Having Authentic Conversations

Leaders often say that the most difficult part of annual evaluations is having that conversation with that employee who is under-performing. There are a number of reasons why many managers find it hard. For one thing, they know that in most cases, it’s not going to be well received. Let’s face it. No one wants to hear that they aren’t doing a good job. Managers also fear the evaluation will be contested, and the disgruntled employee will make things worse by their attitude, which will affect the work of the entire team. On top of that, everyone fears the threat of lawsuits.

What often happens is that instead of having an authentic conversation with this kind of employee, managers tend to place their marks to the middle. Instead of being honest about the manager’s perspective on the employee’s performance, they mark the form a 3 out of 5, which labels the employee as average. This is often accompanied by very few comments or written remarks.

What is the result of this kind of evaluation? Not much that is good. The employee doesn’t really hear what he or she needs to do to improve. The manager doesn’t really clearly communicate his or her expectations, and the rest of the team is left to continue coping with a colleague that they all know is less than adequate. But the evaluation says he/she is average. If a move is made to terminate him/her, it is very hard for the legal department to defend the termination in a lawsuit because the evaluations will all say that the employee is, in fact, average. (3 out of 5)

So is the problem the evaluation form itself? Well, not necessarily. It may need to be improved, but the real problem isn’t the form—it’s the culture.  An unwillingness to have a frank discussion with employees about performance reflects a culture that doesn’t truly value accountability. And without accountability, mediocrity is much more likely to infect the organization. That’s because accountability, along with encouragement, is absolutely necessary for workers to do their best.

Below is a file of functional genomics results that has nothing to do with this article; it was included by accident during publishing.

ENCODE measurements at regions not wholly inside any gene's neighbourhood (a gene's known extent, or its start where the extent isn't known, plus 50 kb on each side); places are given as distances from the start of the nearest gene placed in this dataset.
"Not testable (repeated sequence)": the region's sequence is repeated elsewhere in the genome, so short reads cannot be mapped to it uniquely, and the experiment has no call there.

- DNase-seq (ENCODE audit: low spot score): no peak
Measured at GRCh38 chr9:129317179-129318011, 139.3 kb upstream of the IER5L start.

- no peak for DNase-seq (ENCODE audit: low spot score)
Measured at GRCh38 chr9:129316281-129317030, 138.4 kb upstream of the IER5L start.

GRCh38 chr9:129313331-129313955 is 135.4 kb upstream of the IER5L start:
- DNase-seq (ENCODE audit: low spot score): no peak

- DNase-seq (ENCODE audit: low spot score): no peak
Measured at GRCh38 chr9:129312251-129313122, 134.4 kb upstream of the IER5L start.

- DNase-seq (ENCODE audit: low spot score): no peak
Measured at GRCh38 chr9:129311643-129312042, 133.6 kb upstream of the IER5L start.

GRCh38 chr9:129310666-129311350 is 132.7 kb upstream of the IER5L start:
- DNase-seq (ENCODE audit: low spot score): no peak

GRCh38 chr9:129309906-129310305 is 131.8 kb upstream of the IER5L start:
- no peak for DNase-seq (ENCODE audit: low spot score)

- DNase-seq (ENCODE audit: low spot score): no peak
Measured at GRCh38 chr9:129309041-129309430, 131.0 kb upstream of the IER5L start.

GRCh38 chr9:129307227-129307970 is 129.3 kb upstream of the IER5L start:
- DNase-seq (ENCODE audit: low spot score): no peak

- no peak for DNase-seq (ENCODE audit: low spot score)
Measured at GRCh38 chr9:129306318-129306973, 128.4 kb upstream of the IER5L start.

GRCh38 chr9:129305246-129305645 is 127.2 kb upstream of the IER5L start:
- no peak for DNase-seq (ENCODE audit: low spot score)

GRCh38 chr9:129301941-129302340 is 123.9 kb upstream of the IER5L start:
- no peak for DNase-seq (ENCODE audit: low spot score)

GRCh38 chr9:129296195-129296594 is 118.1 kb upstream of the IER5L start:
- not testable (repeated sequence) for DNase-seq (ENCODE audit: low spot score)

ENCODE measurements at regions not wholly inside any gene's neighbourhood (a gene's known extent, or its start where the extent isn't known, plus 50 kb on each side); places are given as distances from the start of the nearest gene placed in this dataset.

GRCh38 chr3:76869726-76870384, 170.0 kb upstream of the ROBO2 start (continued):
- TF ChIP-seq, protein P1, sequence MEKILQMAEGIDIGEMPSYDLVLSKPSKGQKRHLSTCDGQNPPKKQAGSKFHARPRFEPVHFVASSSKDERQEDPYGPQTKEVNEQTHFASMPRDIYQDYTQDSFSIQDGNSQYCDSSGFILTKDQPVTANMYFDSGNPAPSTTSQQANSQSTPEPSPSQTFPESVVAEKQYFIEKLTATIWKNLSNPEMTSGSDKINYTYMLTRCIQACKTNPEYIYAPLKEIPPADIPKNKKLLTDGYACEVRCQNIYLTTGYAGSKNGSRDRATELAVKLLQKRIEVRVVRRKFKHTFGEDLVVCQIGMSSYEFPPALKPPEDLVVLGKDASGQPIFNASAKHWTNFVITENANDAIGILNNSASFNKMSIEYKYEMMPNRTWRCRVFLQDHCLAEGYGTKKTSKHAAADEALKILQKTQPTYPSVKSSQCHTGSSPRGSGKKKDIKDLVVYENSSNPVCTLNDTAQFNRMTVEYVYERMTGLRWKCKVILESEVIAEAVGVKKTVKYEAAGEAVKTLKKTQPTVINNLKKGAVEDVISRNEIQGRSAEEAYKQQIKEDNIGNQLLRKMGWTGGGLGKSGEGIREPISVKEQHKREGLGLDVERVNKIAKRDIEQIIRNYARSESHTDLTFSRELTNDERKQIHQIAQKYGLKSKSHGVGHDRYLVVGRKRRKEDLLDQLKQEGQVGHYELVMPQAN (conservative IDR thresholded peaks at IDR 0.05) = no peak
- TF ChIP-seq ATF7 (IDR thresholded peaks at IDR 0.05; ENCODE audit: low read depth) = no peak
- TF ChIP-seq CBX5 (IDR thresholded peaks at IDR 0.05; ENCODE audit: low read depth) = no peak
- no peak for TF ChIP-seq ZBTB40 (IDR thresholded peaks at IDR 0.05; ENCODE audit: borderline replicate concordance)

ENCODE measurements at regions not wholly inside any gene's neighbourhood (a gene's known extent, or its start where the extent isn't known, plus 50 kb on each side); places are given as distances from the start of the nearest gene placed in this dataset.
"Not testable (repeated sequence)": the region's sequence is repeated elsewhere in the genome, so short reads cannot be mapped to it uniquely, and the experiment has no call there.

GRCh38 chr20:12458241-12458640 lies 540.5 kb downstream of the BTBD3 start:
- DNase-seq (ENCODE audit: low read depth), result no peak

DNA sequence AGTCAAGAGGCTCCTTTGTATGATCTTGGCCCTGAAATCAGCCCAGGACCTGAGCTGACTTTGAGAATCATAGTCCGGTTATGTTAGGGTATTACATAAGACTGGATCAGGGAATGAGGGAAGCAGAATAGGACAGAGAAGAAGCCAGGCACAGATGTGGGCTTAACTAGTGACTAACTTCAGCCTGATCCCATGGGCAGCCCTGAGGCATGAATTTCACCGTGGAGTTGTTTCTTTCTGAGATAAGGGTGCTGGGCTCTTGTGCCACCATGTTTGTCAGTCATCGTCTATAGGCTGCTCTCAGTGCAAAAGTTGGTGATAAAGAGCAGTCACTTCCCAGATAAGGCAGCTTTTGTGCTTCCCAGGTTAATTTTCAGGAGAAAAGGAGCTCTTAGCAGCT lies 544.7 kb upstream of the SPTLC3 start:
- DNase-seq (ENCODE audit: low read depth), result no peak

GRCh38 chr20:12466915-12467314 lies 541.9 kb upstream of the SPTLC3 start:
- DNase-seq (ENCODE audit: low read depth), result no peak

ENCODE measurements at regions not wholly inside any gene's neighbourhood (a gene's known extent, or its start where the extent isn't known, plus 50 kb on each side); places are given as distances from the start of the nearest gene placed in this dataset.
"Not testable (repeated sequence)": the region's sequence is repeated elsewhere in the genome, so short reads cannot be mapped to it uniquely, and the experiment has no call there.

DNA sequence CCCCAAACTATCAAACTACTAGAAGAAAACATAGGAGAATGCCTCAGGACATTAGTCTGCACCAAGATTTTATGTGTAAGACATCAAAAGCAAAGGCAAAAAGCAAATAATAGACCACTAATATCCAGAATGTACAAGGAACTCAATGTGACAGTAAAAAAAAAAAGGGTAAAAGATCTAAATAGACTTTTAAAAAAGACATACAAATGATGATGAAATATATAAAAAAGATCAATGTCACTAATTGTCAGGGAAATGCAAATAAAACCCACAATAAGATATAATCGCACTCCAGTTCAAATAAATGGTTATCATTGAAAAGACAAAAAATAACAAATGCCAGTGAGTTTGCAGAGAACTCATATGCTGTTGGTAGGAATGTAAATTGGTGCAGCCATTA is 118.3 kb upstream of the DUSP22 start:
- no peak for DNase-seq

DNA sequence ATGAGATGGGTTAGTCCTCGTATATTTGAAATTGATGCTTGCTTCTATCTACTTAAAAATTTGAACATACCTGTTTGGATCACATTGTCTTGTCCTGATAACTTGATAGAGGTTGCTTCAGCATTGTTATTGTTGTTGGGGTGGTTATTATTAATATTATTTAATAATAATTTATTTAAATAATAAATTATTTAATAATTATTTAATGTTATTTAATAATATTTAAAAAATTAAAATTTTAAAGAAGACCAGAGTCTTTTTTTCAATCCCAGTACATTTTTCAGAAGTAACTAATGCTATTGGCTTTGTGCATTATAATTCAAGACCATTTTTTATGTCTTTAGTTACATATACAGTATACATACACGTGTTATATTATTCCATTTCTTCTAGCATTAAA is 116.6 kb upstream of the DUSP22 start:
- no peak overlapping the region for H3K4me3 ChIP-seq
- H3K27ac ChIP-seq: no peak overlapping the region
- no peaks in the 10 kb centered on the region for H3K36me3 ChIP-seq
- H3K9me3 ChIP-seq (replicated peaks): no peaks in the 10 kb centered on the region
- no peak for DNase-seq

Confront problems when they arise. Don’t wait until it’s time for the annual evaluation. Have an honest conversation at the earliest possible moment. You may dread it, but if you put it off until the evaluation, it will only be worse.

A friend of mine who is a City Manager says, “Bad news doesn’t get better with time.” He’s right. Can you imagine a football team that waited until the end of the season to point out a player’s mistakes or areas where he needed to improve? The only way to improve is to identify your mistakes and develop a plan to overcome them.

Mike Mowery

Written by:
Mike Mowery
Director of Leadership Development, Strategic Government Resources

2 responses

  1. The “bad news evaluation” used to be a real challenge for me. What has helped make it easier for me is to focus the evaluation on 2 core points, the organization’s mission and the employee’s development. Keeping “the unpleasant facts” focused on the organization’s needs (“you can’t contribute to the organization if you are tardy”) and on the employee’s constructive development (“you make a lot of errors in this area; would some more training be helpful ?”) makes the conversation both positive/constructive as well as focused on the needs of the organization (not the personalities of the conversation participants). Since adopting this approach several years ago I have actually had employees who I ended up terminating (after progressive discipline) actually thanking me for trying to work with them.

    1. Wow. Thanks so much for your extra insight, David! Really helpful.

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